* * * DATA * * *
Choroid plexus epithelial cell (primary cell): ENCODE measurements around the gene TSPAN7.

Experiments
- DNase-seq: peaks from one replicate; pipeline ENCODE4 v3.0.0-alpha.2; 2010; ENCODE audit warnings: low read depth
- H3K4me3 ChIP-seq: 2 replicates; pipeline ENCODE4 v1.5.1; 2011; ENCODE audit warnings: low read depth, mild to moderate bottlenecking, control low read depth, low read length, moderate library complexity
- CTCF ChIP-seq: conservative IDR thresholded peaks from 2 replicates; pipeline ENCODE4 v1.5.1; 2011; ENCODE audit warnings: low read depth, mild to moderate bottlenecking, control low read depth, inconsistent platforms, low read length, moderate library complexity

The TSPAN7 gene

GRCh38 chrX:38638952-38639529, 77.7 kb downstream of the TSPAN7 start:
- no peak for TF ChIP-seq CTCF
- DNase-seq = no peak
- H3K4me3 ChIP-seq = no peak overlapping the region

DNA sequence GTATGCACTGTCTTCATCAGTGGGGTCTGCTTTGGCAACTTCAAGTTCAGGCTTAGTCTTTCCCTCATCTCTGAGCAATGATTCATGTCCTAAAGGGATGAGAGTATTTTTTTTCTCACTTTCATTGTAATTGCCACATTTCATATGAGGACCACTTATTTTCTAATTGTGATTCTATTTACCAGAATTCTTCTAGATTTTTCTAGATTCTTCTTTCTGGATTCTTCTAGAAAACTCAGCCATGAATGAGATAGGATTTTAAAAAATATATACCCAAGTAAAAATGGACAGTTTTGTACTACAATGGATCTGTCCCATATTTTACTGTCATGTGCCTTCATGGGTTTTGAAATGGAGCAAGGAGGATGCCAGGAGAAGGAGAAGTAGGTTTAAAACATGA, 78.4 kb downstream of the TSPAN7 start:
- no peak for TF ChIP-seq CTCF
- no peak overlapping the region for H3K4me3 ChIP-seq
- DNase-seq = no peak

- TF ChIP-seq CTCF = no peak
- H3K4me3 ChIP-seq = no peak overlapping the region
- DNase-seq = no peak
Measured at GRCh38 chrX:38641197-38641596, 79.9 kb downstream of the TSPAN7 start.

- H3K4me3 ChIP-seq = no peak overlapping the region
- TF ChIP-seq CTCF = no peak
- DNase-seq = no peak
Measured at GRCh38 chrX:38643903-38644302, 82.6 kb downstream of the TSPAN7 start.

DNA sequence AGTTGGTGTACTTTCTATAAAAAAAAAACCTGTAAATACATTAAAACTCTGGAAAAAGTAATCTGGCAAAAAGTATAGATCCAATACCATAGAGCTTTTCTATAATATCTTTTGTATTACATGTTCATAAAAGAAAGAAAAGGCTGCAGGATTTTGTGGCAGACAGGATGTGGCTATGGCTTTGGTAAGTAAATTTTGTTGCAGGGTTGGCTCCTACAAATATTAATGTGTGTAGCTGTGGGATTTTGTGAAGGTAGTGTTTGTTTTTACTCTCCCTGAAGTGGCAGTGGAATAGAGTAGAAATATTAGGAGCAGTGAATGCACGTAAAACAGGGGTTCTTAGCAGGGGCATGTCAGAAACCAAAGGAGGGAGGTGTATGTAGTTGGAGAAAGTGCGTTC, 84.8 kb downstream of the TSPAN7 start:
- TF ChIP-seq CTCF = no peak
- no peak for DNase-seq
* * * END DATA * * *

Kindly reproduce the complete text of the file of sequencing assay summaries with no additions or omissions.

Choroid plexus epithelial cell (primary cell): ENCODE measurements around the gene TSPAN7.

Experiments
- DNase-seq: peaks from one replicate; pipeline ENCODE4 v3.0.0-alpha.2; 2010; ENCODE audit warnings: low read depth
- H3K4me3 ChIP-seq: 2 replicates; pipeline ENCODE4 v1.5.1; 2011; ENCODE audit warnings: low read depth, mild to moderate bottlenecking, control low read depth, low read length, moderate library complexity
- CTCF ChIP-seq: conservative IDR thresholded peaks from 2 replicates; pipeline ENCODE4 v1.5.1; 2011; ENCODE audit warnings: low read depth, mild to moderate bottlenecking, control low read depth, inconsistent platforms, low read length, moderate library complexity

The TSPAN7 gene

GRCh38 chrX:38638952-38639529, 77.7 kb downstream of the TSPAN7 start:
- no peak for TF ChIP-seq CTCF
- DNase-seq = no peak
- H3K4me3 ChIP-seq = no peak overlapping the region

DNA sequence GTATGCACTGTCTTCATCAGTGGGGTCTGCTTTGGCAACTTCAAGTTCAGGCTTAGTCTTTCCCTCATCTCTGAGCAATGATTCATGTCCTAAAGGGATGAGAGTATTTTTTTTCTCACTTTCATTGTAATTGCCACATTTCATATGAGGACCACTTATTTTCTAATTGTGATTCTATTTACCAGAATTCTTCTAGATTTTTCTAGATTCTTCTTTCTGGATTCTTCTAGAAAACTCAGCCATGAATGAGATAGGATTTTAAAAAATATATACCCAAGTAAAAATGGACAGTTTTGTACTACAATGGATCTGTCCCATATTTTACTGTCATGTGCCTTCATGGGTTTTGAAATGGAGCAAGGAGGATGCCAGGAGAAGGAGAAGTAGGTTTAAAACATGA, 78.4 kb downstream of the TSPAN7 start:
- no peak for TF ChIP-seq CTCF
- no peak overlapping the region for H3K4me3 ChIP-seq
- DNase-seq = no peak

- TF ChIP-seq CTCF = no peak
- H3K4me3 ChIP-seq = no peak overlapping the region
- DNase-seq = no peak
Measured at GRCh38 chrX:38641197-38641596, 79.9 kb downstream of the TSPAN7 start.

- H3K4me3 ChIP-seq = no peak overlapping the region
- TF ChIP-seq CTCF = no peak
- DNase-seq = no peak
Measured at GRCh38 chrX:38643903-38644302, 82.6 kb downstream of the TSPAN7 start.

DNA sequence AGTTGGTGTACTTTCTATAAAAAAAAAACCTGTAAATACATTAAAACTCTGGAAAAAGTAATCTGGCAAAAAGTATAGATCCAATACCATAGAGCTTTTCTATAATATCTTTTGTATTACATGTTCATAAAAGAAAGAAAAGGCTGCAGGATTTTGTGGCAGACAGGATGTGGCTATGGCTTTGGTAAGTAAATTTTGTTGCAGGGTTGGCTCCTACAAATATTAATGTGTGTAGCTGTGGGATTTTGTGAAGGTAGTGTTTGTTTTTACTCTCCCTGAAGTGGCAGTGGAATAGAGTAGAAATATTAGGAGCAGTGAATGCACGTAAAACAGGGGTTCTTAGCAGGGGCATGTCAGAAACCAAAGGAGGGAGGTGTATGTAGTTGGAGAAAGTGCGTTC, 84.8 kb downstream of the TSPAN7 start:
- TF ChIP-seq CTCF = no peak
- no peak for DNase-seq